Publication Information The main body of the Publication Information page contains all the metadata that HRAF holds for that document.
Author: Author's name as listed in Library of Congress records
Aberle, David Friend, 1918-
The psychosocial analysis of a Hopi life-history
Published By: Original publisher
Berkeley and Los Angeles: University of California Press.
1951. 6, 133 p.
By line: Author's name as appearing in the actual publication
HRAF Publication Information: New Haven, Conn.:
Human Relations Area Files, 2000. Computer File
Culture: Culture name from the Outline of World Cultures (OWC) with the alphanumberic OWC identifier in parenthesis.
Subjects: Document-level OCM identifiers given by the anthropology subject indexers at HRAF
Infancy and childhood (850);
Behavior processes and personality (150);
Culture summary (105);
Abstract: Brief abstract written by HRAF anthropologists who have done the subject indexing for the document
This source is an attempt “to analyze a single life-history
for the light it sheds on the society in which the subject lives” (p. 1). It should be read
in conjunction with or after Talayesva (Document 7), since it is an analysis of that
material. Unfortunately, but maybe necessarily, it tends to repeat large amounts of data
already in the file in Titiev (Document 1) or Talayesva (Document 7). Thus large summary
sections are followed by shorter analyses. However for the analysis to be intelligible, it
is difficult to see how else this might have been accomplished. The best material here
concerns witchcraft and interpersonal relations. Since it is based on primary material, for
the most part already in the file, to which the researcher can easily refer, it is a
valuable addition to the file in terms of the insights it offers about Hopi society. Aberle
that “cooperation, lack of physical coercion, and peaceful behavior” certainly contrast
with “witchcraft, suspicion, and hostility” but that both sets are characteristics of Hopi
society (p. 124). The set which is emphasized is dependant upon the environmental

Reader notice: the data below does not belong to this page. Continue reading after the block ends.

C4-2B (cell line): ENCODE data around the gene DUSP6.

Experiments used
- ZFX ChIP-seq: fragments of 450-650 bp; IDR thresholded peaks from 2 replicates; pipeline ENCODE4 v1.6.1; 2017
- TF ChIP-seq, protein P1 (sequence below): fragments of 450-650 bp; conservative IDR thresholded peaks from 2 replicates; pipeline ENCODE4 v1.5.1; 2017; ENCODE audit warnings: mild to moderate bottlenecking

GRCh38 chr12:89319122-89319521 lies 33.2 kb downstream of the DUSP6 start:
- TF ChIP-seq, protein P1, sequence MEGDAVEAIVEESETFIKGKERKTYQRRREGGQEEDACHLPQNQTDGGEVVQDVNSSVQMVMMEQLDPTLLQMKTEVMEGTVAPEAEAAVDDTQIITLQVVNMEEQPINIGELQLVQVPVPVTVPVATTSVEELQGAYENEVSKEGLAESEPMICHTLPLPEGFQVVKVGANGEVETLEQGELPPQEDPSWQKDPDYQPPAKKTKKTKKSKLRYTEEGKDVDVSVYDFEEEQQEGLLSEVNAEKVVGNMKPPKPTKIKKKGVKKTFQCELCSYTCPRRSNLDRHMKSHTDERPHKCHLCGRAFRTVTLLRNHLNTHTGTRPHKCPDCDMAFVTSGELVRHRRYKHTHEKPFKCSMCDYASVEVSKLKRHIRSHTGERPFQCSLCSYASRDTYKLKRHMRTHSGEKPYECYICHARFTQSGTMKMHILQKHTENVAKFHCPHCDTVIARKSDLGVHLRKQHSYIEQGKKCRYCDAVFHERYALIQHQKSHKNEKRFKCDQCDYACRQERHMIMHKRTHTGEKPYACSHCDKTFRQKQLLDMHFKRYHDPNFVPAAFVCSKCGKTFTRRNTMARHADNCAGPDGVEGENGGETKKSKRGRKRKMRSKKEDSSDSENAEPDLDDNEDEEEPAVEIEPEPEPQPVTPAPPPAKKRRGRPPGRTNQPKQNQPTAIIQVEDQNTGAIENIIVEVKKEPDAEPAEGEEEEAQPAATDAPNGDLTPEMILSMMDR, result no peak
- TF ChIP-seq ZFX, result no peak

conditions at the moment. This is a secondary source, no fieldwork was involved.
Document Number: HRAF's in-house numbering system derived from the processing order of documents
Document ID: HRAF's unique document identifier. The first part is the OWC identifier and the second part is the document number in three digits.
Document Type: May include journal articles, essays, collections of essays, monographs or chapters/parts of monographs.
Language: Language that the document is written in
Includes bibliographical references (p. 130-133)
Field Date: The date the researcher conducted the fieldwork or archival research that produced the document
Evaluation: In this alphanumeric code, the first part designates the type of person writing the document, e.g. Ethnographer, Missionary, Archaeologist, Folklorist, Linguist, Indigene, and so on. The second part is a ranking done by HRAF anthropologists based on the strength of the source material on a scale of 1 to 5, as follows: 1 - poor; 2 - fair; 3 - good, useful data, but not uniformly excellent; 4 - excellent secondary data; 5 - excellent primary data
Analyst: The HRAF anthropologist who subject indexed the document and prepared other materials for the eHRAF culture/tradition collection.
Martin Malone ; 1975
Coverage Date: The date or dates that the information in the document pertains to (often not the same as the field date).
Coverage Place: Location of the research culture or tradition (often a smaller unit such as a band, community, or archaeological site)
Oraibi Pueblo, northeastern Arizona, United
LCSH: Library of Congress Subject Headings